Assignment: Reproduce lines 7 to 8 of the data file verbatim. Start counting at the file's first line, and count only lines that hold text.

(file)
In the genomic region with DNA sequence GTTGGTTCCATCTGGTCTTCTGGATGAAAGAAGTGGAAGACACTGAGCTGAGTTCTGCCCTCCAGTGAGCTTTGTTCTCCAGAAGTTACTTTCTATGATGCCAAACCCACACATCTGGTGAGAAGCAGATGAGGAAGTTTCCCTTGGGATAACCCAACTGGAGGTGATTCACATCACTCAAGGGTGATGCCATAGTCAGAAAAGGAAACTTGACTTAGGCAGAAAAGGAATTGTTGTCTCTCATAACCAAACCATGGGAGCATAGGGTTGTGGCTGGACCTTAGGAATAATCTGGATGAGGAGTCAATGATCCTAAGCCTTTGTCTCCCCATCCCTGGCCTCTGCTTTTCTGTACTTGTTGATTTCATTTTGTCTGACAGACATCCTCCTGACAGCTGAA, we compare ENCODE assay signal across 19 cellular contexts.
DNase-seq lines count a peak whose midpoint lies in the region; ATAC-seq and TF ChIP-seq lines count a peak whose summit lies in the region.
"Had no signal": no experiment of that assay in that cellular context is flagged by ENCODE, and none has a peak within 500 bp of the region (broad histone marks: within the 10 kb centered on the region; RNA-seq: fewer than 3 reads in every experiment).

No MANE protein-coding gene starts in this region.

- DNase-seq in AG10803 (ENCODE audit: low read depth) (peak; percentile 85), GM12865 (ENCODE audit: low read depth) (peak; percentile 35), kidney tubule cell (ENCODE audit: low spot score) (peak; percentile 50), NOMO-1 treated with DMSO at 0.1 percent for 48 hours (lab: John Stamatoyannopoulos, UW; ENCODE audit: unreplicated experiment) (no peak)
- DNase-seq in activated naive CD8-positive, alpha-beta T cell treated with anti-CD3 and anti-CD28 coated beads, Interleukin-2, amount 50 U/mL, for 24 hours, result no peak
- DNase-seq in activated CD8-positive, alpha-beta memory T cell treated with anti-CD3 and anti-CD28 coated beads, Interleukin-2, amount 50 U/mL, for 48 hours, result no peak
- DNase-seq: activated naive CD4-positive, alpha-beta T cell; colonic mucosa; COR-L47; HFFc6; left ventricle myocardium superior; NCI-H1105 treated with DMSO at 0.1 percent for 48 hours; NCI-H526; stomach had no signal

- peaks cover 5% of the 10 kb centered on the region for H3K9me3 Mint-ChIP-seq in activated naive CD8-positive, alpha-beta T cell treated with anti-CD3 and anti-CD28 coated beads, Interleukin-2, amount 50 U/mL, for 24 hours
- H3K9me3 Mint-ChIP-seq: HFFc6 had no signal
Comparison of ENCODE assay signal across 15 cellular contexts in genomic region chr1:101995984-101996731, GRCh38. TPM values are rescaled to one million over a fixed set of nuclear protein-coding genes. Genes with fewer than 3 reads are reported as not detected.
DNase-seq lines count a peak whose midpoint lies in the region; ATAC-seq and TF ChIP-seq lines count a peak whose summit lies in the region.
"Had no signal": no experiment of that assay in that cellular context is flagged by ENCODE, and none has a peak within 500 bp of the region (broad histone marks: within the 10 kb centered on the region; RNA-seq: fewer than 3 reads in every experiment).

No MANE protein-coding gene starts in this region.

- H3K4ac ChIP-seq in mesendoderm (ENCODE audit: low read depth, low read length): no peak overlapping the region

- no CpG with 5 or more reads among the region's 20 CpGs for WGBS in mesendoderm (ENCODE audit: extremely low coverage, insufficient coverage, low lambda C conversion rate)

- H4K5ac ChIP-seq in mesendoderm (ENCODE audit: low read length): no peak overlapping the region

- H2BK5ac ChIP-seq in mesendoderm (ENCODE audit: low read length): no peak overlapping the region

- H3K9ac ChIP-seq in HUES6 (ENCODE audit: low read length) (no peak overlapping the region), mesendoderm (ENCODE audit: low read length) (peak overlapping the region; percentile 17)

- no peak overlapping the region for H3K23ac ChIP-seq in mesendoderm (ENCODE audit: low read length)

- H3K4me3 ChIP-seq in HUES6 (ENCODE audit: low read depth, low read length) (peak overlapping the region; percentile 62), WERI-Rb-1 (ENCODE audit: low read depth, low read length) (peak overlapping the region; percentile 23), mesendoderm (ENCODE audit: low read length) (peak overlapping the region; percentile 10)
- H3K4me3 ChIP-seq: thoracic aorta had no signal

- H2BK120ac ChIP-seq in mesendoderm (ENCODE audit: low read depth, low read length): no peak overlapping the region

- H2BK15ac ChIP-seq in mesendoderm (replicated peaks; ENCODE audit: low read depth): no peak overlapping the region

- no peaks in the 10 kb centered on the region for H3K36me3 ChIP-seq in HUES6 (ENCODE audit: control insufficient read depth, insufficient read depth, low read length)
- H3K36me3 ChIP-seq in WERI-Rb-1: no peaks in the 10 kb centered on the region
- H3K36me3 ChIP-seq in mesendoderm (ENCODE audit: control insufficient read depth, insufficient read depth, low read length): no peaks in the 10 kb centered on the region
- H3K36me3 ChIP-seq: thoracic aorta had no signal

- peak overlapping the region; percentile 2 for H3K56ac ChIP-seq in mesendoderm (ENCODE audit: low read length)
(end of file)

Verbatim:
- DNase-seq in activated CD8-positive, alpha-beta memory T cell treated with anti-CD3 and anti-CD28 coated beads, Interleukin-2, amount 50 U/mL, for 48 hours, result no peak
- DNase-seq: activated naive CD4-positive, alpha-beta T cell; colonic mucosa; COR-L47; HFFc6; left ventricle myocardium superior; NCI-H1105 treated with DMSO at 0.1 percent for 48 hours; NCI-H526; stomach had no signal